Sold through and marketed by United Plugins, and supporting all the usual Mac/Windows formats, including AU, VST3 and AAX, Voxessor provides a user‑friendly toolkit for improving the sound of spoken voice. It’s intended to appeal to anyone doing podcasts or voiceovers but, as with most outwardly simple plug‑ins designed by this company, what goes on under the hood is based at least in part on a spectral algorithm.
We’re informed that although it’s been optimised for the spoken word, Voxessor can also be used on conventional sung vocal tracks, and that it may well appeal to some rap artists too. The process also includes dynamic EQ and a proprietary de‑essing algorithm, as well as a more conventional compressor, a gate and an automatic EQ matching system that works by analysing a few words of your own voice.
The large Mode pointer control at the top of the window covers the range for both male and female voices, and this determines what part of the spectrum will be emphasised — this has to be set by ear. It is as easy to dial in as EQ though, even if exactly what goes on behind the scenes is not divulged. Designer Boris Carloff explained that the processing references archetypes of good‑sounding spoken voices at different timbres, presumably to help massage the input in the right direction. An Intensity control, which essentially sets the wet/dry mix, adjusts the amount of processing, so at this stage only the Mode and Intensity controls need to be adjusted. There are level controls for the input and output, and a large metering section is located to the right of the window. An Autolevel button provides a more constant volume.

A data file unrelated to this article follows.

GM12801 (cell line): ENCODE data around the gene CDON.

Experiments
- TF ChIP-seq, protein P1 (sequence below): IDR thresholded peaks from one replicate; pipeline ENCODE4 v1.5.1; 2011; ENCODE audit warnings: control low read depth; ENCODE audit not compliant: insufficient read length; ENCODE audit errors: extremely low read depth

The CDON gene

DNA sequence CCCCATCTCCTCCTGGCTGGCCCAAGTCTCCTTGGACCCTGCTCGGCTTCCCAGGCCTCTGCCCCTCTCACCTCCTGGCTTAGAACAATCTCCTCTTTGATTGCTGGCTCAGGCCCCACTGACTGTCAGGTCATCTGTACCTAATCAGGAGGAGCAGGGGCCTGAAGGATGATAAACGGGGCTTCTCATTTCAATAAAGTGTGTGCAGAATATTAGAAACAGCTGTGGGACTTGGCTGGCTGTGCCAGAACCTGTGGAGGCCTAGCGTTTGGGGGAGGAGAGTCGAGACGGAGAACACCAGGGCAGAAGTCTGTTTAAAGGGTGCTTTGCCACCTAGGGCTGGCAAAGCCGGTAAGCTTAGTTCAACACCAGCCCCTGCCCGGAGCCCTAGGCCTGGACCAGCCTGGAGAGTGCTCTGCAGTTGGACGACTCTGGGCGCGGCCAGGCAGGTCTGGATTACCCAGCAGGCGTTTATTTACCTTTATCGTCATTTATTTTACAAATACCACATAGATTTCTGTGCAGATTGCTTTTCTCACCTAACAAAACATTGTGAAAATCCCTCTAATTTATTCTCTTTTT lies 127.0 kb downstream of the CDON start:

For a more personalised solution, you can turn to the analysis section, which is directly below. Once you have pressed the button and recorded your voice sample, the orange Match knob determines how much processing will be applied. Again, this isn’t a straightforward match EQ but instead works at a spectral level, referencing those ‘ideal’ voices. What it adds is also related to the setting of the Mode dial. We’re on more familiar ground with the lower sections, as the de‑esser has just two controls: one for frequency, one for the amount of attenuation. The compressor and gate are even simpler, with just one knob apiece.
...although it’s been optimised for the spoken word, Voxessor can also be used on conventional sung vocal tracks, and that it may well appeal to some rap artists too.
It’s difficult to quantify exactly what is going on inside Voxessor, but the end result appears to be a balancing of the chest frequencies, adding more weight and richness where needed, plus a massaging of the mids and highs to provide a sense of presence and intelligibility. While similar results may be obtainable using combinations of other plug‑ins, you’d probably spend a lot more time finding the ideal settings, and for anybody making podcasts using budget mics, the speed and ease of use could be a big improvement.
Match mode provided a good fix for my own voice, and the only thing you really need to be wary of is adding too much processing — you do still need to listen, and let your ears decide what is enough. The de‑esser works well, especially for something with two‑knob simplicity, while the no‑frills one‑knob compressor adds a welcome bit of weight and consistency.
Best of all is that if you aren’t sure whether or not the plug‑in will work magic on your own voice, you can download a demo and try it for yourself.